There was even an atm but it only dispensed American Dollars. I guess that's how you know you are in a really touristy area. The Bus Terminal had separate atms with pesos and with dollars, so that was good.
We checked in and were escorted to our room. We had our own little duplex area. The weather was not so best, so we couldn't fully enjoy the hammock or outdoor sofa, but it was still nice to have those options. Inside there was an indoor sofa, comfortable bed, mini fridge and plenty of space. You can open a door to an outoor area with a tree and nothing else.
The shower was a salt water shower, which wasn't too refreshing. And it was super hard to turn off. I think it may have even leaked or turned on in the middle of the night because we would find a puddle of water in the bathroom in the morning and some salt residue.
Nonetheless, it was a great stay and would stay there again!
The Road Less Traveled
XscapeTulum was on the road Avenue Kukulkan which intersects with the main road 307. Good location but certainly under construction. They were building some kind of building next door as we were there. Maybe a restaurant? We enjoy finding hidden gems. And eating dessert. So we combined those two passions to journey down Avenue Kukulkan away from 307.
This quickly turned into a complete dirt road. There were people selling food and tours on either side and looked like some major hotels were being built. We passed the road we were supposed to turn down because I got distracted by someone on an atv and because I thought the road to the restaurant I found would be..ya know.. paved. Instead we turned down this dirt road. Well mud road. Well..some submerged under water road would be the most accurate way to describe it. We jumped from dry dirt to concrete patch like a frog leaping from lily pad to lily pad. We had to share this road with trucks that were not fairing much better.
Our Favorite Meal
At the end of this road we did arrive at a completely paved road. We continued our journey through a pretty modern development. This section of Tulum is definitely on the uptick. The building were not wide, but tall. There were hip shops and trendy type restaurants such as the Pitted Date vegan restaurant and the Chacabar which is supposed to have good pizza.
But our destination was Safari Campfire Zama. They create the essence of a campfire experience. The original location takes it up a notch by cooking their food in a 1971 airstream. That one is usually parked on Tulum's beach road but was closed at the time we visited. We went to their second location and had some delicious food.
We started with the yuca truffle fries. Then we got 2 tacos; one with fried fish and one with grilled fish. The grilled fish taco was wrapped in a beet tortilla. The main event though was also the main attraction. This was the Tamal Cacao and it was worth all the dangers we had to overcome to arrive at Safari. It is a warm dark chocolate pastry with mild pepper for a little zest and roasted pumpkin seeds for added flavor and crunch. And all of this yummimess is cooked inside of a banana leaf. There was a "mall" nearby that we walked over to afterwards. It wasn't a mall like I was expecting; more like a strip mall with a few stores and a couple of businesses. They had a fresh market but it wasn't the chain it was just literally a market with fresh food. The best way to describe this area is, "coming soon." We knew the road we took to get to this area was difficult in the daylight so we didn't want to try to trek it at night. We made our way back to our hotel as the sun started to set.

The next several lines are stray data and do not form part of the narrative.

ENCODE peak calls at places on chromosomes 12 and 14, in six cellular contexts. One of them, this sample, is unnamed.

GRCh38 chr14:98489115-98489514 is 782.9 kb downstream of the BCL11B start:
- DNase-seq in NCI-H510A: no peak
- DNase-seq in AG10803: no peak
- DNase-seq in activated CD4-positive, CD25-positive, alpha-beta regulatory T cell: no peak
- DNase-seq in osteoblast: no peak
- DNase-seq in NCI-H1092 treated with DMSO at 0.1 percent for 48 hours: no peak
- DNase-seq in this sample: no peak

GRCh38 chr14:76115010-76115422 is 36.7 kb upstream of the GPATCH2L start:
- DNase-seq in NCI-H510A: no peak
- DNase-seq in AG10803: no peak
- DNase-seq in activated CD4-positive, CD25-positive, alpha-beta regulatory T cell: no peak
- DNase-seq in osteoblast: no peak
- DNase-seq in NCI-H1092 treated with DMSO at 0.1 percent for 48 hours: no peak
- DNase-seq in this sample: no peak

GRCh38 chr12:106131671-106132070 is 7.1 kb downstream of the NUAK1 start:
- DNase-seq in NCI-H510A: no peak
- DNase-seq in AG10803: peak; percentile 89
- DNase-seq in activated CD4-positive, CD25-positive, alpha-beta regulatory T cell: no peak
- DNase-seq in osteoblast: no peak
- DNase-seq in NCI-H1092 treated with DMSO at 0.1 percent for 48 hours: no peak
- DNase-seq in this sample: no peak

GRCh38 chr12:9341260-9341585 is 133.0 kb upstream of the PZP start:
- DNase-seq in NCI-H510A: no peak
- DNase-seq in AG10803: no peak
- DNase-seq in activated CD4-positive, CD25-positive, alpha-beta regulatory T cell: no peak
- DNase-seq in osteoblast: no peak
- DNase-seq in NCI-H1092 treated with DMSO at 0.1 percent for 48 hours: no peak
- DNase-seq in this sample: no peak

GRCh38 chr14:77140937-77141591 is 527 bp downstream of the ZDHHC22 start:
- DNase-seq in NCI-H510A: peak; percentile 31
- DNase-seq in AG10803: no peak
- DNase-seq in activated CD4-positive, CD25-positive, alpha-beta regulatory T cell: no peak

On our final day we finally made it to the world famous Tulum beaches. We took a taxi and were dropped off at the Tulum beach strip. Road and nature. It's what many beaches would look like if the trees were not torn down to build expensive condos and high rises. The northern end of the beach is right below the Maya ruins.
On the way back we stopped at Cinco Tulum. In Playa del Carmen and Valladolid we thought about this but in Tulum it became a reality; we got to drink out of coconut! This place is not just a restaurant but a full resort. You are steps away from the beach, but instead of staying in a condo they allow you to glamp in a tent. There are amazing views of the ocean. The tents come with a King sized bed and you can even get an air condition unit for an extra $20. Without it's about $120 a night.
More Mexican Food
The food scene in Tulum was our favorite out of 3 cities we visited in Mexico. We really enjoyed eating marlin earlier in this trip to Mexico when we were at the all inclusive Hilton in Playa Del Carmen. So when we saw the Sabor De Mar restaurant and their marlin options we knew we had to try them. And they did not disappoint. We had the marlin burritos and marlin tacos.
Another good restaurant was Burrito Amor. There we had a vegetarian burrito and a vegan burrito. They were both wrapped in Plantain Leaves. The vegan had cactus and the vegetarian had a bunch of eggs.
We also got iced coffees. They had a guy playing the guitar outside. The bill was $15 total; even including tip. We love Cafe Envy in New Orleans, but we have ordered a similar meal there for double that cost.
At night on our last day we went to Palma Central. This was also off of Avenue Kukulkan. It was the opposite direction from XscapeTulum and past 307. This area has many food trucks and a large area to sit and eat. There is also a stage where live musicans can perform. This spot was so trendy that they even had a guy walking around burning incense. We got some vegetarian tacos and dessert. The next morning we took an ADO bus from Tulum back to Cancun International Airport. That cost 276 pesos per person.
Bring Tulum to life by watching our travel vlog on Mayan Ruins, Beaches, and Street Food. Out now on on YouTube!
See how we got to the hidden gem that is the Safari Campfire Zama restaurant. Gaze upon the almost unreal beaches and view the coast-side ruins. All in Tulum Mexico!
What to you is paradise? In this travel vlog episode we found ours! We saw pelicans walking the beach looking for their next meal. We toured the Zona Archaeologica de Tulum where we saw the Temple of the Wind God that was used for religious purposes until as recently as 1924. We had the best waiter at Cinco Tulum where we drank out of coconuts and overlooked the majestic beach. Watch along as we explore the City of Dawn!
Thanks for reading our blog on Tulum Mexico!